In my Cretan neighborhood, I’ve sensed a gradual slackening of vigilance for some time. However, compliance with strict social distancing measures and closures has reportedly been widespread in Greece—perhaps because of the fines for noncompliance. As we begin the transition from “stay home” to “stay safe” tomorrow, I hope sensible caution will continue to prevail here, justifying the surprised articles in international publications that praise Greeks for their wise patience in the time of COVID-19.  

Based in Crete, Greece, American writer and editor Lisa Radinovsky is currently seeking new employment opportunities. You can find out more about her on LinkedIn and contact her at

Shopping in Greek Stores during the COVID-19 Lockdown

The first time I went to one of our Cretan village’s supermarkets in April, I had to wait while two people in front of me were given the numbered entry tickets that limited store occupancy and the flimsy disposable plastic gloves that made it hard to use our hands. The next time I went, the gloves were there, but no longer required; the numbers were still mandatory.

Wearing a mask and tight rubber gloves like most employees, the produce clerk appreciated my patience and gratitude while she disinfected the counter and scale before weighing my avocadoes. She said many customers were neither patient nor careful, which disturbed her for both their sakes and hers. The full-time, permanent supermarket employees have been working longer hours to try to meet consumer demand while avoiding overcrowding.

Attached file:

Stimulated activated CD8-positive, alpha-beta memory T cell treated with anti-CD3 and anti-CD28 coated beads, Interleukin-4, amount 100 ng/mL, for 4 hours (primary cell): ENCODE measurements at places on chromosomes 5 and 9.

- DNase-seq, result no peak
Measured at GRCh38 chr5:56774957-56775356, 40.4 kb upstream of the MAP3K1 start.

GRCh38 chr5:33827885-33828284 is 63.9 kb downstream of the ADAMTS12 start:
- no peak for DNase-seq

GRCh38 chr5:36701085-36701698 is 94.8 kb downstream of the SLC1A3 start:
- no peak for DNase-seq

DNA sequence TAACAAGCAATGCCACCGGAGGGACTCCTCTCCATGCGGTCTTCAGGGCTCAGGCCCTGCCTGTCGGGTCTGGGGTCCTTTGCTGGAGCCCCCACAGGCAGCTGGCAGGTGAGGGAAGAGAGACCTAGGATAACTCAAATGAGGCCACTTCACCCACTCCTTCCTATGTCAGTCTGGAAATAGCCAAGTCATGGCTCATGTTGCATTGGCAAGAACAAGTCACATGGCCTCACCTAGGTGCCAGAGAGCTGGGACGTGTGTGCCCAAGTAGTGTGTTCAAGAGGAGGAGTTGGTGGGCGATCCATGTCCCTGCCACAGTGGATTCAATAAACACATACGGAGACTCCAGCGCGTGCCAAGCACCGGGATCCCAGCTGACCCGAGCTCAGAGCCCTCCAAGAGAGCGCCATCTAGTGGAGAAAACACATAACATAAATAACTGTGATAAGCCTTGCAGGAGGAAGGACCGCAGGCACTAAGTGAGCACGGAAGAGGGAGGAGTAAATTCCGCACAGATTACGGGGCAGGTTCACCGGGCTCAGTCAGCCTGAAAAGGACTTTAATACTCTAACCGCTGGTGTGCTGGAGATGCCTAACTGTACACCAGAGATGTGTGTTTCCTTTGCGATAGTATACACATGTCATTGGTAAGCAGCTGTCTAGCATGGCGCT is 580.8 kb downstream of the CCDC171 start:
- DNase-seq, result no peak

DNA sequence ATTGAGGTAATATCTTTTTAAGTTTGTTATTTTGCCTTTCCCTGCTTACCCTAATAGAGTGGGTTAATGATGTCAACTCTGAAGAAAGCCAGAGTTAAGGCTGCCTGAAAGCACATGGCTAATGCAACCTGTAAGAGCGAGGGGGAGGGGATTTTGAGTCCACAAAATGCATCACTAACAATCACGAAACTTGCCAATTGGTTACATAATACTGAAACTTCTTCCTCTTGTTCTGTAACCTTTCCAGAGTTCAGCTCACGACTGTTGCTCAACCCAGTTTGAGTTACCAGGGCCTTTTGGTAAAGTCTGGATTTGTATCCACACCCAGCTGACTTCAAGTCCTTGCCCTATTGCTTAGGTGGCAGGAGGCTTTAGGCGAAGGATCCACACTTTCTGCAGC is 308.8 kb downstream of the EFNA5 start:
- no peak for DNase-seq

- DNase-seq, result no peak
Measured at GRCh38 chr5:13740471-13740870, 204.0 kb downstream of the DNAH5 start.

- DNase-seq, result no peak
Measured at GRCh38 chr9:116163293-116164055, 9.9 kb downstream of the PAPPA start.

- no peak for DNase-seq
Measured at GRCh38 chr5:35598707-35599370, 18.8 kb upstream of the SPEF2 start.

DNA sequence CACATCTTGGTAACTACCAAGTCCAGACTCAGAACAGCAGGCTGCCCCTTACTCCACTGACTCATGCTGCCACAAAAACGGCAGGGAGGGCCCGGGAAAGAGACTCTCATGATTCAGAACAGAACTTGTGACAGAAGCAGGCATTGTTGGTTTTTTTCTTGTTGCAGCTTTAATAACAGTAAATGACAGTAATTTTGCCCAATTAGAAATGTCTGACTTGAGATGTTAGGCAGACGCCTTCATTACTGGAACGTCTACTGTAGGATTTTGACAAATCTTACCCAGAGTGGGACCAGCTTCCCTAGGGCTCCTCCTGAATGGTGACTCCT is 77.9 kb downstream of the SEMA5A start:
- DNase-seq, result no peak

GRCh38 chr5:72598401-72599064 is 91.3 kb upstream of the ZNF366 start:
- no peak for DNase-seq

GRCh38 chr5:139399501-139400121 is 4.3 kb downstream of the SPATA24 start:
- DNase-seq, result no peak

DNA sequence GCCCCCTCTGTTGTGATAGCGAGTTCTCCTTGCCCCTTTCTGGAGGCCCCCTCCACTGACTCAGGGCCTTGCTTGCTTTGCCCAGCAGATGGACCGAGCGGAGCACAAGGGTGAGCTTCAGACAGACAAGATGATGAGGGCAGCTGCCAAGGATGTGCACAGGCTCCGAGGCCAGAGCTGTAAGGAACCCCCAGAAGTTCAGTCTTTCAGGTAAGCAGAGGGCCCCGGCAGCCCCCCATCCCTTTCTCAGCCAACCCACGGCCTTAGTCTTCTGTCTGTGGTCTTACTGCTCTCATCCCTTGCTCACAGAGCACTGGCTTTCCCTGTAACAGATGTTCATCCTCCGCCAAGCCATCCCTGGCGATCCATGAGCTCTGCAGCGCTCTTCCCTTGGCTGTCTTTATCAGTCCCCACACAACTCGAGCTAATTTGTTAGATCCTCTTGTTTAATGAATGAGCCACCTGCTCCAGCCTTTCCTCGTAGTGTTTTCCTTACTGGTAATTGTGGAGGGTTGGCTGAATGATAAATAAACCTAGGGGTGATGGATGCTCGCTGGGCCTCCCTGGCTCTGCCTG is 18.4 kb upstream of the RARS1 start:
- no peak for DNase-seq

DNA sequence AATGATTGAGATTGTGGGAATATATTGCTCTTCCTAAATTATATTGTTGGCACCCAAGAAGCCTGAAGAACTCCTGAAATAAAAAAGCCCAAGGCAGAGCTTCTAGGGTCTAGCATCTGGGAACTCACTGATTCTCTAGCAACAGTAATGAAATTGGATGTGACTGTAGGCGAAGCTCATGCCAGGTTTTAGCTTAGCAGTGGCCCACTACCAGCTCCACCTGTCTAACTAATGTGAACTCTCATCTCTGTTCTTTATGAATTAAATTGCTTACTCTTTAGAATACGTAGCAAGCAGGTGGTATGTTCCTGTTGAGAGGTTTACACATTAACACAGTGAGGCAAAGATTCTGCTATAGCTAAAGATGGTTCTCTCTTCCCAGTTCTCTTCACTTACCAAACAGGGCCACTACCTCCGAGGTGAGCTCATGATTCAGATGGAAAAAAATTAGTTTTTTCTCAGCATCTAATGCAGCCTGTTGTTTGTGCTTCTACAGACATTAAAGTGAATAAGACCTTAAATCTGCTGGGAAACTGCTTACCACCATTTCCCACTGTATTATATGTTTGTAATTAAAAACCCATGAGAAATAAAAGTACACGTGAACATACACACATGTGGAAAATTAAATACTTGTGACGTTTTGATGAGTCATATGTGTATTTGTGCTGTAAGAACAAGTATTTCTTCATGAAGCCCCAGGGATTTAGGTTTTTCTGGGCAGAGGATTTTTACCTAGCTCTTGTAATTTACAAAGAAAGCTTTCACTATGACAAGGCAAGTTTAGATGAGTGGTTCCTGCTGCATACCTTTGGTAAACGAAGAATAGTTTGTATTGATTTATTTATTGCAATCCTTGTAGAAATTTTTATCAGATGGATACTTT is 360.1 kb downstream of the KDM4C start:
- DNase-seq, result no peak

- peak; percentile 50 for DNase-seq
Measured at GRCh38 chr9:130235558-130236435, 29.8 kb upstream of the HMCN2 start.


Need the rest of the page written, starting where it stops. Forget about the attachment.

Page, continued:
Red circles on the floor near checkout indicate appropriate social distancing while waiting in line at the supermarket. Behind plexiglass but without a mask, the cheerful checkout clerk was not too worried, even when I asked about her brother in northern Italy. She told me he’s staying inside and hopes to come to Greece this summer, if flights are running.

At Greece’s naptime, that supermarket has been about as empty of people as I’ve ever seen it. On the other hand, almost all the shelves are generally full. There were some gaps on the paper towel and pasta shelves one day, but still a wide selection of products, and there has been plenty of toilet paper. Apparently, Greeks are not as obsessed with toilet paper as Americans.

Notices by the antiseptic wipes limited them to one pack per customer, although there was a large pile of the wipes. We have not always been able to find hand sanitizer or rubbing alcohol, but everything else on my list has been there. I don’t understand why the store shelves on a Greek island should be full, while so many of America’s are empty. Less panic in Greece? More family gardens, orchards, olive groves, and handy livestock, and more interest and faith in the fresh products they provide?

I suspect that there is more personal protective equipment per capita here than in the U.S., too. Before the middle of April, the pharmacy had both a plexiglass shield between customers and employees, and gowns, masks, and gloves on the pharmacist and her assistants. I have seen no one wearing homemade masks so far. At least in my part of Crete, there was only a fleeting mask shortage when our lockdown began. We’ll see if demand grows, and the supply disappears, as we emerge from lockdown.